The PHS Philadelphia Flower Show magically transforms ten acres of the Convention Center into a floral fantasy every year. This year the stunning Central Feature will incorporate an art exhibition, facilitated by InLiquid and curated by Chessia Kelley, of three large-scale sculptures by fine artist Brent Crothers.
Crother’s triptych of colossal egg-shaped forms, painstakingly created out of reclaimed materials, stand silent like the statues of Easter Island, poetically revealing volumes about our collective past and our future. During a time of piqued concern about the future of the environment, the title of the series, Water Wars, is significant, acknowledging that the war of the future will most certainly be one that is fought over water. Golden Egg #2 consists of many layers of used tire treads wrapped around an old, small fiberglass water tank to create an egg or cocoon form. Crothers writes, “the tires are symbolic for me of oil and the industrial revolution, which is part of the root of the many power struggles today, but the real liquid gold of today and the future is fresh water and it will be through the power of oil that it will be controlled.”
The length of garden hose in Water Wars #2, a material that the guests of The Garden Show are very well-acquainted with, reminds us how wasteful we can be with the most precious of resources. Every day rivers are diverted to create lush lawns in the desert, changing forever the face of our planet and threatening the future of the land. While the threat of environmental decline is a major source of concern for horticultural enthusiasts, an air of optimism surrounds Crother’s egg-shaped forms. The egg, a symbol of rebirth, reminds us that it isn’t too late to effect positive change upon the planet. Water, like the egg, is the life-force that will allow our society, as well as our flowers, to continue to blossom.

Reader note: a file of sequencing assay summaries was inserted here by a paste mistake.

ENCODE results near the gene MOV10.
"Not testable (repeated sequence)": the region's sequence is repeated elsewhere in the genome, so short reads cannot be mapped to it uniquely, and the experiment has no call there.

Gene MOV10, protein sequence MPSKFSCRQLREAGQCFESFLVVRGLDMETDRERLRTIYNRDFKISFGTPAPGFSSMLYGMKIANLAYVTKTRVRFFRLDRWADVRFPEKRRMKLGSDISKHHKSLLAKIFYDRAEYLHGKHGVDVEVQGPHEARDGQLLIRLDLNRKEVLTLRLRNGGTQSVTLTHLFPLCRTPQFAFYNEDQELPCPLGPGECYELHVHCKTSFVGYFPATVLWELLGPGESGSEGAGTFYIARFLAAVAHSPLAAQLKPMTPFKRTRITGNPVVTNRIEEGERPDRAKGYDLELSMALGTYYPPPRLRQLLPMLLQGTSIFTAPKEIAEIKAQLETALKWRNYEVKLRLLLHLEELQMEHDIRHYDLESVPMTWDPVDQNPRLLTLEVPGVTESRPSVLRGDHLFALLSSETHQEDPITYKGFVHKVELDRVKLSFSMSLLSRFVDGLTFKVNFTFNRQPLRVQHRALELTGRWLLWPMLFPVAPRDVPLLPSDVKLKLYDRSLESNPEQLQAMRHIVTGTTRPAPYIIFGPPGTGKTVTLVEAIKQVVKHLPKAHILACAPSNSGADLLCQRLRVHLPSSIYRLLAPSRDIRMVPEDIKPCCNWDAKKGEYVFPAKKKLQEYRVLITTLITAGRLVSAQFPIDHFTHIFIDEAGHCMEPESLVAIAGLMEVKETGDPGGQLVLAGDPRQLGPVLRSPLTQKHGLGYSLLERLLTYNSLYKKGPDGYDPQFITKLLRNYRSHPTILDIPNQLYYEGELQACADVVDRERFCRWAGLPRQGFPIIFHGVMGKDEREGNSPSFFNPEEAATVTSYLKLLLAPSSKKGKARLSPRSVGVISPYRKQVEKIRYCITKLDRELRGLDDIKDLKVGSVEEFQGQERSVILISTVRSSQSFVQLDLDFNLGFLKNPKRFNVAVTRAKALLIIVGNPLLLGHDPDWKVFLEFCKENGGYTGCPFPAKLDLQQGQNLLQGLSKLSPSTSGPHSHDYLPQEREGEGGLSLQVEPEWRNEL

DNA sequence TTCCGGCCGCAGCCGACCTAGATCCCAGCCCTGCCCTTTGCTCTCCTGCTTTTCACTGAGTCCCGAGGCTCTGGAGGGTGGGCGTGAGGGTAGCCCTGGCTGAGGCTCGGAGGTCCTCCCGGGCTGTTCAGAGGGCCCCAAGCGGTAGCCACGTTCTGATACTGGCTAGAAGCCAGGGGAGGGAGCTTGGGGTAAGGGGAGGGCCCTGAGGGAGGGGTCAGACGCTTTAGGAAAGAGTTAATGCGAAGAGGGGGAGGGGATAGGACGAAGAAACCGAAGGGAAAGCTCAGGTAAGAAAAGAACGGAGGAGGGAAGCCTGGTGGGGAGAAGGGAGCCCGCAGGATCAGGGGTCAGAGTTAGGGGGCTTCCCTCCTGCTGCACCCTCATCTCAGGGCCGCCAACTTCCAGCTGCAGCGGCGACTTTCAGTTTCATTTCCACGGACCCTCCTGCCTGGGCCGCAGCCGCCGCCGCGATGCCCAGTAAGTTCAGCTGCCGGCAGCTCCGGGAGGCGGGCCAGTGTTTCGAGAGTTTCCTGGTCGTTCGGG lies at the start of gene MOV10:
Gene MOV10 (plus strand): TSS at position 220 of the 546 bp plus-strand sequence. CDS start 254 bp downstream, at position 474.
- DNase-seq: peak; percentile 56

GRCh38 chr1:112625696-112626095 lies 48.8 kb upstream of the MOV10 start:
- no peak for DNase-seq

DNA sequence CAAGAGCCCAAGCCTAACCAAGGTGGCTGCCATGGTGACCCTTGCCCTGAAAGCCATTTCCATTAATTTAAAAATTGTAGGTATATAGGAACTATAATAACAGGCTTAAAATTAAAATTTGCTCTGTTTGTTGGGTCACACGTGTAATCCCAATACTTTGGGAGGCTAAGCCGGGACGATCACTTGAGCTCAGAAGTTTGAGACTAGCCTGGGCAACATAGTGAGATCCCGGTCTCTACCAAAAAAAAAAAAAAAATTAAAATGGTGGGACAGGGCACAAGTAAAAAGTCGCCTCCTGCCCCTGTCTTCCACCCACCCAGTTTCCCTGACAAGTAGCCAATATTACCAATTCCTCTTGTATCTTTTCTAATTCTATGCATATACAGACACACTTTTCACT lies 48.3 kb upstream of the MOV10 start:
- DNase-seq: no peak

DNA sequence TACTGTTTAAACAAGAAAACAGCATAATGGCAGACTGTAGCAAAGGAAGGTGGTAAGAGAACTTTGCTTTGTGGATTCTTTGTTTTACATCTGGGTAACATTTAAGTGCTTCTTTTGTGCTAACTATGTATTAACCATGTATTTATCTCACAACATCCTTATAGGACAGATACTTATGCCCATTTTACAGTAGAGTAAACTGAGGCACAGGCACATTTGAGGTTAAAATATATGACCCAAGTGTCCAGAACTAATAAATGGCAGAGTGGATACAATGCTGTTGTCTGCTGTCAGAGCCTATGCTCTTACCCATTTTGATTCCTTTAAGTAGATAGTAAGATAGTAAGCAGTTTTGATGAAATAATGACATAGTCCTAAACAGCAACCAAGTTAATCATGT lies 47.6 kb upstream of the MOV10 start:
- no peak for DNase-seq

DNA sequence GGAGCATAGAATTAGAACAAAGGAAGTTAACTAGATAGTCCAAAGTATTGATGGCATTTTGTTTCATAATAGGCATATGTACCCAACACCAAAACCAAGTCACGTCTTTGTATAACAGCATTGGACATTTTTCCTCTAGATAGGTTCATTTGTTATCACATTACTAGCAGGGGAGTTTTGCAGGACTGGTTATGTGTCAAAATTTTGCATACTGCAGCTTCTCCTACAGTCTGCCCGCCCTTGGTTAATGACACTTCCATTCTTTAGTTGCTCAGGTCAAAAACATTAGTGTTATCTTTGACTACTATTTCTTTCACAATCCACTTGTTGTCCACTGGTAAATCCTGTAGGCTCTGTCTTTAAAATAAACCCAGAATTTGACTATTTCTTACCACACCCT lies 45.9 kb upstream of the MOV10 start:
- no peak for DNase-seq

About Brent Crothers:
This exhibition features the sculpture of Brent Crothers, who has been working professionally for over 25 years. Crothers’ sculpture frequently makes re-use of commonly found objects and materials, thereby leveraging the specific histories they carry forth as a catalyst for formulating provocative social, economic, and political commentary. His work is included in many permanent collections, such as the Corcoran Museum of Art, the Hechinger Collection, and the Delaware Art Museum. He has been the recipient of several Maryland State Arts Council grants, most recently in 2011. Crothers earned his BFA and MFA from the Maryland Institute College of Art. He lives and works in Stoney Forest, south of Bel Air, MD in Harford County, in the home and studio he built on 15 acres of undeveloped forest.